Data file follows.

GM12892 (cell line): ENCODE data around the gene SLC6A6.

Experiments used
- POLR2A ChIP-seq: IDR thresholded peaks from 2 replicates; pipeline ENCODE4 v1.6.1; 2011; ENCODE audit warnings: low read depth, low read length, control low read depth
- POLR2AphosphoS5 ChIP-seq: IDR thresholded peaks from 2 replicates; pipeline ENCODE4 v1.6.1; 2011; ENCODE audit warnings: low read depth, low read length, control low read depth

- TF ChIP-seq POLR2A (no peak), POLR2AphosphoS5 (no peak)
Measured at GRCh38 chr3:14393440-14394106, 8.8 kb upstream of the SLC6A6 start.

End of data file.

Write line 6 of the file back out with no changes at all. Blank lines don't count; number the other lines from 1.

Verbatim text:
Measured at GRCh38 chr3:14393440-14394106, 8.8 kb upstream of the SLC6A6 start.